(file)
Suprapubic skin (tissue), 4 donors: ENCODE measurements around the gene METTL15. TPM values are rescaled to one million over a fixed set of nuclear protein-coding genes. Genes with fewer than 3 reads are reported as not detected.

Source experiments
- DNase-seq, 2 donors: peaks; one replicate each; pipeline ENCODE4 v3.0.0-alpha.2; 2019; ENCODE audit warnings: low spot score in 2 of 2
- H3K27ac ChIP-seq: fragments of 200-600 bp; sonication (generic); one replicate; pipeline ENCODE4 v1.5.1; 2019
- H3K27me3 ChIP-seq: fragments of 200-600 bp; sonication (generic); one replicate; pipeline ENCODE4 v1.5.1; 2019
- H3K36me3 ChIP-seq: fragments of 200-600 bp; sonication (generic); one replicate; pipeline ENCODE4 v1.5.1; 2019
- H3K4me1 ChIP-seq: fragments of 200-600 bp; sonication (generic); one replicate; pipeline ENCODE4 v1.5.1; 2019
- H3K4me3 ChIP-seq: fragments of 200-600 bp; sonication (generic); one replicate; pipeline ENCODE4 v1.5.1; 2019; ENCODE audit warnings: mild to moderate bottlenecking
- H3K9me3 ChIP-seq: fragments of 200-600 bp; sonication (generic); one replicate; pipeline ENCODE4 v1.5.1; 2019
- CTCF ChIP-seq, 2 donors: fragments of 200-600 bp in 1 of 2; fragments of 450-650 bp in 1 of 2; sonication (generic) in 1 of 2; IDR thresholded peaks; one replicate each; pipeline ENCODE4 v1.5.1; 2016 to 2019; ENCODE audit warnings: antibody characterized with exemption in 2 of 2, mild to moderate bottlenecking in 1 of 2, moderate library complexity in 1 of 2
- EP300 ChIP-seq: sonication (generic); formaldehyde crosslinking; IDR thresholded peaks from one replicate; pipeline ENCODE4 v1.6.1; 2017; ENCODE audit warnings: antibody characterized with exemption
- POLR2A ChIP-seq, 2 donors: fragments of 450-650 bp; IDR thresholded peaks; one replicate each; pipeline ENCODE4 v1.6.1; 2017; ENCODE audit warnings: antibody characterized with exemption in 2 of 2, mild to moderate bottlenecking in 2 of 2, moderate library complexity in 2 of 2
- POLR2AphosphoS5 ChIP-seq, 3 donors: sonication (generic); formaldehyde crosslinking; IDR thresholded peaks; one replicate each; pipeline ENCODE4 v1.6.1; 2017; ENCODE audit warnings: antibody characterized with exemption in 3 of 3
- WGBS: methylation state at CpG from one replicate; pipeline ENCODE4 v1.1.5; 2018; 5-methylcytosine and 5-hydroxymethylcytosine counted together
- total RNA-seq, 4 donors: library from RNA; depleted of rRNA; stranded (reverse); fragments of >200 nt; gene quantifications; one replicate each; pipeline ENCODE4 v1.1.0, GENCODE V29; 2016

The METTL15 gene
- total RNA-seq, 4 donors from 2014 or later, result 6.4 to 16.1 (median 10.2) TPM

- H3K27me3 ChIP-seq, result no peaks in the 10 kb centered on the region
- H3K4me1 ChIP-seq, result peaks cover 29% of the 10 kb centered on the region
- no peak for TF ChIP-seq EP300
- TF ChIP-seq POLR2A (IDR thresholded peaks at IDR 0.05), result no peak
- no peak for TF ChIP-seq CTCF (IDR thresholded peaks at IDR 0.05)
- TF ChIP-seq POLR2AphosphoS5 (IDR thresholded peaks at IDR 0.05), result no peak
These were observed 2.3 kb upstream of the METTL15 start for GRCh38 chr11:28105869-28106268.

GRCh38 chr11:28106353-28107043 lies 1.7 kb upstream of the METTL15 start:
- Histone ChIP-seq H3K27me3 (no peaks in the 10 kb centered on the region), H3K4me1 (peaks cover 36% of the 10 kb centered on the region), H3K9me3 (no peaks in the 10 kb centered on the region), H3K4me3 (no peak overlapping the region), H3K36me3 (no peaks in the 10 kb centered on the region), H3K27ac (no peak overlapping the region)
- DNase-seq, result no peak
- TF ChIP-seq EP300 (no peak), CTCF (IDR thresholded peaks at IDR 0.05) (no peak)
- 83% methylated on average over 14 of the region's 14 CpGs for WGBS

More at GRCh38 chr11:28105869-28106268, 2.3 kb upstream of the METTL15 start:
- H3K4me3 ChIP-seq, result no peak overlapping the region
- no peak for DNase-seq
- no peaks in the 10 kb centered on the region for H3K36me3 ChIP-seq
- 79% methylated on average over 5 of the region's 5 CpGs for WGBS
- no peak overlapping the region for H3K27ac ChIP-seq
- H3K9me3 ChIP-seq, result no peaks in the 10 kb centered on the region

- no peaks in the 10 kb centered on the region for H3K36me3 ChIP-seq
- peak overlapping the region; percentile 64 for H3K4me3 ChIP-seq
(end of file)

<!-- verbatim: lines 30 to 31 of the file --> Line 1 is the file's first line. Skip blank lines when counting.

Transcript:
More at GRCh38 chr11:28105869-28106268, 2.3 kb upstream of the METTL15 start:
- H3K4me3 ChIP-seq, result no peak overlapping the region